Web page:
My First Experience with the EpiPen

Previously published on Factoidz.

The 3rd time I was stung by a wasp, I had a systemic allergic reaction. I got stung on my toe when had accidentally stepped on or near the wasp that was on the floor. Within the first 10 minutes after the sting I started having a systemic reaction; my mouth and lips got very tingly and I felt like I had had a shot of Novocain there. It was then that I knew I was in trouble.

Since that 3rd sting, I was given a prescription for an EpiPen. Two EpiPens come in a kit, and an extra non-active pen is included in the box to practice with. It’s important to practice with the ‘dummy’ EpiPen, so that you know how to use it when the time comes. It’s important to practice quite often. I would suggest practicing once a week or every two weeks with the practice pen, because when you get stung, you can be so panicked that you forget what to do. That happened to me yesterday (4/7/11).

Yesterday I was taking out the trash and when I was coming back in the house, I took hold of the porch railing so I could climb the stairs. Little did I know that a wasp was sitting there on the side of the railing. I didn’t see it, and when I placed my hand on the railing, it popped me good. I came in the house screaming in pain and in panic. All I could think of was that my doctor said “the next sting will kill you.” By the time I got into the house I was so excited that I wasted the first EpiPen. I took the top off and couldn’t think of how to administer it and I put my hand on the wrong end of it and got popped in the hand with the EpiPen. It didn’t have time to deliver the epinephrine into my hand because I jerked away as soon as it stuck me. By then, I was unable to talk clearly because my tongue was flaccid and hanging out of my mouth. My other EpiPen was in my purse. I managed to get the EpiPen out of my purse and successfully injected it into my thigh. I had 2 Benadryl taped to the EpiPen, so I tried to get them out of the blister pack. By then my hands weren’t cooperating. My hands were trembling uncontrollably. After what seemed like an eternity (it was only seconds) I got the Benadryl out of their packaging and took them.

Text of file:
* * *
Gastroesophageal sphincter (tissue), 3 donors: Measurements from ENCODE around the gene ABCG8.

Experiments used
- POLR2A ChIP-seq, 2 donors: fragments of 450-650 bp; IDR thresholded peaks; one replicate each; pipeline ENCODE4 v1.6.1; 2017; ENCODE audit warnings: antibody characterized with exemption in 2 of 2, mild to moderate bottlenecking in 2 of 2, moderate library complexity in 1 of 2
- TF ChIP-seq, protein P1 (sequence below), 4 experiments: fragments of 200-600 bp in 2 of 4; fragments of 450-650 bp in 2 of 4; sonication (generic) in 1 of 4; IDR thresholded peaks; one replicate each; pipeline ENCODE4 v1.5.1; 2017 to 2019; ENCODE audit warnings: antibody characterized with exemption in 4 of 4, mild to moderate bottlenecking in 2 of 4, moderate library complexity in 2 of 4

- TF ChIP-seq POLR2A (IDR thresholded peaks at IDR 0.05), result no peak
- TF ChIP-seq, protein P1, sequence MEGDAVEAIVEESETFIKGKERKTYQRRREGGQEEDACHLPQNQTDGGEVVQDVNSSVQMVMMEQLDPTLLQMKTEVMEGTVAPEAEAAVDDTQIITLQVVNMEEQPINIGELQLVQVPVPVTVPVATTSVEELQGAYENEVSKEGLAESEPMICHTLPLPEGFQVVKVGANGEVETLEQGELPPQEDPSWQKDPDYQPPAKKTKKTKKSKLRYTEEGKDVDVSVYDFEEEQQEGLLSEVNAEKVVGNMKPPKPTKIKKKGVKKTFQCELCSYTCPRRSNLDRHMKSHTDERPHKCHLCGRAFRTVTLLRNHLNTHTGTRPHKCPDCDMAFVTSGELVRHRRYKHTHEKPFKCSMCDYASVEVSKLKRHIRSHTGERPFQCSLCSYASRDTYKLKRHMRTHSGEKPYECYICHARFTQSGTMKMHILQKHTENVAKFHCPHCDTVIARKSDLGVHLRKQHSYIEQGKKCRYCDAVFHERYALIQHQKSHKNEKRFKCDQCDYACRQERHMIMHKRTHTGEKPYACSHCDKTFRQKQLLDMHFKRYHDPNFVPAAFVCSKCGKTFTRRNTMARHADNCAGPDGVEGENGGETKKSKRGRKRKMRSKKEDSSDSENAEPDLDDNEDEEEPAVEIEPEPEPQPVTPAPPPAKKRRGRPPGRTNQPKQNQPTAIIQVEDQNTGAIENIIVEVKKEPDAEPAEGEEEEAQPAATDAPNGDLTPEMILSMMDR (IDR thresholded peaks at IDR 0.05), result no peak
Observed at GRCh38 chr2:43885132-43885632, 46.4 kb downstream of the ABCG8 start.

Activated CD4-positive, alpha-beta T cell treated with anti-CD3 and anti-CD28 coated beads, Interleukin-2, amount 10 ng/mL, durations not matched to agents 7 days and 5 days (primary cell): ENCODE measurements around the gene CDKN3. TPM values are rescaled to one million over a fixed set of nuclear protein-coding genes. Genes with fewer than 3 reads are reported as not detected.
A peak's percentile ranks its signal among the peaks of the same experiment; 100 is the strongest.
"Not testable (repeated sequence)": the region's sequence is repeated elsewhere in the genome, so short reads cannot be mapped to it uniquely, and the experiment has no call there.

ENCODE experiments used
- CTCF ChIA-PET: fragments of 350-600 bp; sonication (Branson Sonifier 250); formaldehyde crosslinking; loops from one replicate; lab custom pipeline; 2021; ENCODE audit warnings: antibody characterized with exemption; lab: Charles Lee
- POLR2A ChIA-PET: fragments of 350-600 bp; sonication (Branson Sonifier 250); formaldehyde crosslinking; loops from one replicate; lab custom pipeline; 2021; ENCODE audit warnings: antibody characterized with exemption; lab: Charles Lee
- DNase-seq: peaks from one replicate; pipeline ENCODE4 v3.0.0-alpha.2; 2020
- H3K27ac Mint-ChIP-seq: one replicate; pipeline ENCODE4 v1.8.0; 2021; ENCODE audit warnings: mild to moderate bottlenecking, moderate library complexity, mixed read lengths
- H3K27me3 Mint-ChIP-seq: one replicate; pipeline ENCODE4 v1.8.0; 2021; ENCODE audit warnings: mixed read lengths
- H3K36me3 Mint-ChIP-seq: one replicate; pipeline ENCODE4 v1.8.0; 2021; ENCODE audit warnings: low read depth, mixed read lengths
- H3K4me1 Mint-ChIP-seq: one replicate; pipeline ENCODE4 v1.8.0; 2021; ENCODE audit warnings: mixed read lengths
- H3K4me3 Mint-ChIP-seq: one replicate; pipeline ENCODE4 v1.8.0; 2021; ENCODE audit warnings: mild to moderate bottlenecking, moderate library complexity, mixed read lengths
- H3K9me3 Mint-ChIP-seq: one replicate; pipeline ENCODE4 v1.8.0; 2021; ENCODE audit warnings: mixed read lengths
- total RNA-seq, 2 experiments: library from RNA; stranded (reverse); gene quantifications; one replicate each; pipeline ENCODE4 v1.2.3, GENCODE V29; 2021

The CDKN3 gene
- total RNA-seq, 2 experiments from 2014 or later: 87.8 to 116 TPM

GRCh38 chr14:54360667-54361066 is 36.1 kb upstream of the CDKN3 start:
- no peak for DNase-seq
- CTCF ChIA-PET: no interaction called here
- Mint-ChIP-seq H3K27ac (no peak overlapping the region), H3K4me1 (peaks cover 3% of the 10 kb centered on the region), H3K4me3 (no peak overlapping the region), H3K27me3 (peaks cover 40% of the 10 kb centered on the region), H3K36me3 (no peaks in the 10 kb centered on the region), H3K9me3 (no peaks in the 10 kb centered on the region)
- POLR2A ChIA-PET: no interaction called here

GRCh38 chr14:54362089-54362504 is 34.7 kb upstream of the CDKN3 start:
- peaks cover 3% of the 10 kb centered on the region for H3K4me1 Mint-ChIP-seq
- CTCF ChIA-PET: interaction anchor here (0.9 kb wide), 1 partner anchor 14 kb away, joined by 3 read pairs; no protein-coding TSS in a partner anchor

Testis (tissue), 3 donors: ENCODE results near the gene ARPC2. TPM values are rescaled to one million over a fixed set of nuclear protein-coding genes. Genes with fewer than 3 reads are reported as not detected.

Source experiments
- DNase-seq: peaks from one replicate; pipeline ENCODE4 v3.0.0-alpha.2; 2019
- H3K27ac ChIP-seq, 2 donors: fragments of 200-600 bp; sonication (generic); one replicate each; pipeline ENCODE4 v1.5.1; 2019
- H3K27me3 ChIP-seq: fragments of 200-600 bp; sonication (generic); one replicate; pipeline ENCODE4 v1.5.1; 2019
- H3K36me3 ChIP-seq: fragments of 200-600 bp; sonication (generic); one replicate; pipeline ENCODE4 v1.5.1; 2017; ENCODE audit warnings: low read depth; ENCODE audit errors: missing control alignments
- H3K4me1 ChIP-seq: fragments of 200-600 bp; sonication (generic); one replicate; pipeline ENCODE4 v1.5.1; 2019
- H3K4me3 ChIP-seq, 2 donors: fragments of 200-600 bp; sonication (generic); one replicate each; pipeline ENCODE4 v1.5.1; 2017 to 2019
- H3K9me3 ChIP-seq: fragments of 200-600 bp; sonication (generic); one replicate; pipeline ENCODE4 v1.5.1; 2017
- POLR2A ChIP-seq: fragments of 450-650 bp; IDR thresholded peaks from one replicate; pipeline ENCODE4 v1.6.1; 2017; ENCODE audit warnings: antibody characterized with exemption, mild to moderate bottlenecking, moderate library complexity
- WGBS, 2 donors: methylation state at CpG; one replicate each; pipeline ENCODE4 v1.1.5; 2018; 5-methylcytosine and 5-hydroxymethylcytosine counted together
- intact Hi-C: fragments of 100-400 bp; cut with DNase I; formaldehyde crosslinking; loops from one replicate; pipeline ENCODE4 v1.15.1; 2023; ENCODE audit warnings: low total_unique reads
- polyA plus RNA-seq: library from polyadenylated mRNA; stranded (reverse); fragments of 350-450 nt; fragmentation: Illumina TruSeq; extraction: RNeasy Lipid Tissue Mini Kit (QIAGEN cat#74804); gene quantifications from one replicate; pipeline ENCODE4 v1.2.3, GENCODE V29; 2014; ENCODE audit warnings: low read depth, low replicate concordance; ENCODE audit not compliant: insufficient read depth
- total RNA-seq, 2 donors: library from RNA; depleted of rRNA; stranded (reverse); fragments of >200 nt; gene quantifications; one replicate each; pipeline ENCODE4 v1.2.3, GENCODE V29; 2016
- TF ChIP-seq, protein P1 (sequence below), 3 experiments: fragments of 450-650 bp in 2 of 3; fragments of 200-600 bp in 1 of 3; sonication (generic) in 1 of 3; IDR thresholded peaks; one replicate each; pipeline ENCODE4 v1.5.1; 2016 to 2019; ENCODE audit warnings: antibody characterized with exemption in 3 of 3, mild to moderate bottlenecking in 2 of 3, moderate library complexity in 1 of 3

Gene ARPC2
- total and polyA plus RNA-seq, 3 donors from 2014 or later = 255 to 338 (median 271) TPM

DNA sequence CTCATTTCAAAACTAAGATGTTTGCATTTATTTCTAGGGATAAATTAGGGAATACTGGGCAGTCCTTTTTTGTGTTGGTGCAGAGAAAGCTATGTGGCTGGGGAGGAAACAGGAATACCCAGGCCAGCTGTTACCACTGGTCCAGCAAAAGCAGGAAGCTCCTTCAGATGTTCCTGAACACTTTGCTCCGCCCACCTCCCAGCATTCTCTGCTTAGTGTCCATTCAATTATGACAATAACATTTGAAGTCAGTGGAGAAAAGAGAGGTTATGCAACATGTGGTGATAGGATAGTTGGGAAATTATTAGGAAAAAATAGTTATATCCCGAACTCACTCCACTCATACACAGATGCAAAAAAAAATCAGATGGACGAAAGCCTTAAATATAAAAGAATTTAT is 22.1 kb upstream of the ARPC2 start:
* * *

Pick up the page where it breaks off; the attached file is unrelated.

While I was panicking with the EpiPen, my daughter was on the phone to 911. The first responders were here at my house within a minute or two. The EMTs checked me and saw that the EpiPen had done its job. The epinephrine and the Benadryl stopped the systemic reaction in its tracks. My lungs were clear and my blood pressure was 122/80. It couldn’t have been better.

As soon as possible after the ordeal I got the prescription for my EpiPen refilled. The EpiPen worked perfectly. My only complaint now is an itchy, swollen hand. My hand is twice the size it should be, but I can deal with that.

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